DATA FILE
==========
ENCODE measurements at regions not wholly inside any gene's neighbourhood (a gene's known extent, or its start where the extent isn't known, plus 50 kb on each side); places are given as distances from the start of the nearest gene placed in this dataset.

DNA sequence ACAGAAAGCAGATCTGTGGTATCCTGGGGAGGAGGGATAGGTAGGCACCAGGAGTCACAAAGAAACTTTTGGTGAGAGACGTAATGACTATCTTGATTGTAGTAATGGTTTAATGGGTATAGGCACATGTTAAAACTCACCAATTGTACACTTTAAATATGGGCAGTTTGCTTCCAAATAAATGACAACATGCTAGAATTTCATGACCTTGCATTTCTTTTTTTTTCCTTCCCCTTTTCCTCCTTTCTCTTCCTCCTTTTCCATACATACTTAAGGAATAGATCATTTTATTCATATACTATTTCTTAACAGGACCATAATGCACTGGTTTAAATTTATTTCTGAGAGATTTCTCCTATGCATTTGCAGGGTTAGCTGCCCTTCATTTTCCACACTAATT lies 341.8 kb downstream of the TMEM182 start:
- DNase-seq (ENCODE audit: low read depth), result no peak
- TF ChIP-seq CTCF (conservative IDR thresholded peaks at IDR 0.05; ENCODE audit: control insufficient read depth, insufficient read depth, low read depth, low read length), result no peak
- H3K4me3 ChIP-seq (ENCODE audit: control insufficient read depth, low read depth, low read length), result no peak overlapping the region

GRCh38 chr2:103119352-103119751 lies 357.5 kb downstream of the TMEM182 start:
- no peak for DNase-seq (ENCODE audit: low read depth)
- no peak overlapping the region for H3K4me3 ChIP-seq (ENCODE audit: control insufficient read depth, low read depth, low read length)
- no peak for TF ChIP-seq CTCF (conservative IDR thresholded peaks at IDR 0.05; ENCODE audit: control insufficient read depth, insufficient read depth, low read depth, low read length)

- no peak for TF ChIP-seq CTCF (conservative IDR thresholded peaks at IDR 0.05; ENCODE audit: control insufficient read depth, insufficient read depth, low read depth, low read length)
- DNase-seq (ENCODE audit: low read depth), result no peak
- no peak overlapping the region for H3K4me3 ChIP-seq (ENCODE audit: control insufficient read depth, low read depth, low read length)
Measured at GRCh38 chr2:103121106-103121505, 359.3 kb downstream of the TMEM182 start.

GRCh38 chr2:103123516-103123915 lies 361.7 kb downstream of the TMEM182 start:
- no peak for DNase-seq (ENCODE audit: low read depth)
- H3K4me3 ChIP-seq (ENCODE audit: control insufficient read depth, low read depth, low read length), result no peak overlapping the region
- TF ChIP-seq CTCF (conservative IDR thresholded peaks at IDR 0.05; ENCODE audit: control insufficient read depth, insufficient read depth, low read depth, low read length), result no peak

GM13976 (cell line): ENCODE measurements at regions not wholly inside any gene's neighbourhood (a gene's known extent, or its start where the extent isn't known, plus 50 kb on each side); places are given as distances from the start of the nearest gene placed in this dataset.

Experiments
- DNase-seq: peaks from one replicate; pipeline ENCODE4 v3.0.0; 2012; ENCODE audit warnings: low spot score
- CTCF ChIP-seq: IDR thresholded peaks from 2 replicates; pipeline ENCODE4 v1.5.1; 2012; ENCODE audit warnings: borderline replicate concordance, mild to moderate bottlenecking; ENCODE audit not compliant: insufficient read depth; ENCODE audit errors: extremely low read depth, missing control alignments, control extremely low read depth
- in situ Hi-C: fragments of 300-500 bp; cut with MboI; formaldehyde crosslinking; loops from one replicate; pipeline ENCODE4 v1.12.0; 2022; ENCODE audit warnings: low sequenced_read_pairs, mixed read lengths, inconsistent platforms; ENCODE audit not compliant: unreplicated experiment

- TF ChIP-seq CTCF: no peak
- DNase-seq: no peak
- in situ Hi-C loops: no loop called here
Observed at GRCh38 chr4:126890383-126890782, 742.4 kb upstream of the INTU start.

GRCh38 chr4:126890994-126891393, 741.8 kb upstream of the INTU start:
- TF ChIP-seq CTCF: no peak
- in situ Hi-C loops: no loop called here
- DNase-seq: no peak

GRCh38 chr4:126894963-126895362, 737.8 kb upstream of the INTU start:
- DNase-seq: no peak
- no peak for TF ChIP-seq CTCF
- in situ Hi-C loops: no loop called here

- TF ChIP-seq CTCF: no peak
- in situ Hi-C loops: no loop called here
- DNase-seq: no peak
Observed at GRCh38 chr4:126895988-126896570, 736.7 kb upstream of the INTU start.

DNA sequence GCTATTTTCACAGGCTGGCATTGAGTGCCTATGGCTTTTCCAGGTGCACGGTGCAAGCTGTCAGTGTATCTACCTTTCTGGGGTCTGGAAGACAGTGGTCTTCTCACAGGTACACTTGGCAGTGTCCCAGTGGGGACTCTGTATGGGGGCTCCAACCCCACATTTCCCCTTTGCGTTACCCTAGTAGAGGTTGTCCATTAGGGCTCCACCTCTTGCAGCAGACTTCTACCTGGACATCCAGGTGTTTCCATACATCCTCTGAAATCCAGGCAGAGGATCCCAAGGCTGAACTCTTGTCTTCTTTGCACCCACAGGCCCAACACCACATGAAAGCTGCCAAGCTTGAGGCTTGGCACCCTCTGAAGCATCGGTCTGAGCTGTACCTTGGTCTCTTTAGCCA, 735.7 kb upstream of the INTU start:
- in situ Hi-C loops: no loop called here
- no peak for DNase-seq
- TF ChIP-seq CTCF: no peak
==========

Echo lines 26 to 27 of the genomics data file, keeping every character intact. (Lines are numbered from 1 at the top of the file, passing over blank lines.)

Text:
Observed at GRCh38 chr4:126890383-126890782, 742.4 kb upstream of the INTU start.

GRCh38 chr4:126890994-126891393, 741.8 kb upstream of the INTU start: